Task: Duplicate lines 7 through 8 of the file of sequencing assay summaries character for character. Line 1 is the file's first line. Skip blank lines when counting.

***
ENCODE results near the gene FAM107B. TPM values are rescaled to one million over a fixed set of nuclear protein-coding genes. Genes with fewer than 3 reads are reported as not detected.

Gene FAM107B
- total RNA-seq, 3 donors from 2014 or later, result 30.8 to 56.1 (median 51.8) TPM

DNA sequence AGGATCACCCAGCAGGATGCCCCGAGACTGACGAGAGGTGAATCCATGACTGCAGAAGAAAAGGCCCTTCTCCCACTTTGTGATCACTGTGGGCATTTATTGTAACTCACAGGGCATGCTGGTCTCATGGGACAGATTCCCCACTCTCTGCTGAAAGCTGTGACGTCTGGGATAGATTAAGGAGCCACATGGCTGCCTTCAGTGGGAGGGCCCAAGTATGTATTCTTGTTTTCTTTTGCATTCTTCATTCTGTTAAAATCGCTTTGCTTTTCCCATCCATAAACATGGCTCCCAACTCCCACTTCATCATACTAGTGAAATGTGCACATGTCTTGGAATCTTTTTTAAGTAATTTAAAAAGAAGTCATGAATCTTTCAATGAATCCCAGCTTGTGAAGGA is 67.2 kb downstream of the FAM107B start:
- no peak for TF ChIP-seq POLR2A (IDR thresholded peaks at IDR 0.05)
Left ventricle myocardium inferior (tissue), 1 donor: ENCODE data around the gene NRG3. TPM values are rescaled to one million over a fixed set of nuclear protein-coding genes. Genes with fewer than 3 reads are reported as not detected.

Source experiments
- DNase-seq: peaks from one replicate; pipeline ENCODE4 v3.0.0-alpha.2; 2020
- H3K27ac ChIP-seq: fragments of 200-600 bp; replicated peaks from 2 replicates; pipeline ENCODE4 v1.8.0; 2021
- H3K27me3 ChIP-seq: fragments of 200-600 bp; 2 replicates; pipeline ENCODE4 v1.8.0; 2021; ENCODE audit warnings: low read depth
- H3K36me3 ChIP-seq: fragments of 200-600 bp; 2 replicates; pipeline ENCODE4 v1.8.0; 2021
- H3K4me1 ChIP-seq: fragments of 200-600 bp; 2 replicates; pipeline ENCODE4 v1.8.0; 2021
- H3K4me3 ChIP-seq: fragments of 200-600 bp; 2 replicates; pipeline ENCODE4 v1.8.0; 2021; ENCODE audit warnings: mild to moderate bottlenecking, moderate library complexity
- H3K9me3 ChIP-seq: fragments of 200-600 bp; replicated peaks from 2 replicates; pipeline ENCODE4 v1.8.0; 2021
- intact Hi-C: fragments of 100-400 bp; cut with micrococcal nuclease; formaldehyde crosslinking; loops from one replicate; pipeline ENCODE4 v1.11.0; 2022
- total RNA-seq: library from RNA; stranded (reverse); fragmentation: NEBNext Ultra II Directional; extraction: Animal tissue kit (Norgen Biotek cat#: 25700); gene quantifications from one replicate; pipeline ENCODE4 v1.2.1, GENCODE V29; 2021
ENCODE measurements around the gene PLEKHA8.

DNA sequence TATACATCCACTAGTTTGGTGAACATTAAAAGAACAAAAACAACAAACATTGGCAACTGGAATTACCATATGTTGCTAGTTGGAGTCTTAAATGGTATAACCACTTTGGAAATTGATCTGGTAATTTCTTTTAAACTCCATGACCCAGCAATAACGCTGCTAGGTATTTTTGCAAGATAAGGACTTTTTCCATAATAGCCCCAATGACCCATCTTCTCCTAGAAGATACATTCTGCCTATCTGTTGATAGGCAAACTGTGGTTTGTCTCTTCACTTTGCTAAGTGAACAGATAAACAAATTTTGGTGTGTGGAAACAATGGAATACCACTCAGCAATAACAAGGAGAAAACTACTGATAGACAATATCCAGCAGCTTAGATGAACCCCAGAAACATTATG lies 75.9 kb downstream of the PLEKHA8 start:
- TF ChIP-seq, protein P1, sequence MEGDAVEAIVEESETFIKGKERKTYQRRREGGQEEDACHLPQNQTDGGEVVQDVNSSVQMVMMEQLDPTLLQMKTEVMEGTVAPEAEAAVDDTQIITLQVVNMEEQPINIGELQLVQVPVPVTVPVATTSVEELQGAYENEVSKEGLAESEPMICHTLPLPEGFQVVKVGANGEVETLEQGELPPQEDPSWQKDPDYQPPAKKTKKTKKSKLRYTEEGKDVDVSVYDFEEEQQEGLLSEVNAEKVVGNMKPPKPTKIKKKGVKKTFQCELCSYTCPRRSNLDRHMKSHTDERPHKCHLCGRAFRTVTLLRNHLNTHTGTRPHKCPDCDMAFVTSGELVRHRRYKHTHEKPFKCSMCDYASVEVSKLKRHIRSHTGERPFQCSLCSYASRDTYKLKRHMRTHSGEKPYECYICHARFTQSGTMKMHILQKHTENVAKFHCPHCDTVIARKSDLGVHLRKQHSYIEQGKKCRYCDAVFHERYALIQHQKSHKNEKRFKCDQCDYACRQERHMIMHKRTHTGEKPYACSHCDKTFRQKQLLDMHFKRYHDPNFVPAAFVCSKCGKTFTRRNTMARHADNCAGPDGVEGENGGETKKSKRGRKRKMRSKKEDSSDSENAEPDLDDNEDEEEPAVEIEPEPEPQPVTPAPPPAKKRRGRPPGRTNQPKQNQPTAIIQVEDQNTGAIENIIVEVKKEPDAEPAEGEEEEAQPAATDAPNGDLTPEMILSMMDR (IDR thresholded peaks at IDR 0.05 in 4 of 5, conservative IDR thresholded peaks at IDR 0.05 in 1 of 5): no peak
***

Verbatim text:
Source experiments
- DNase-seq: peaks from one replicate; pipeline ENCODE4 v3.0.0-alpha.2; 2020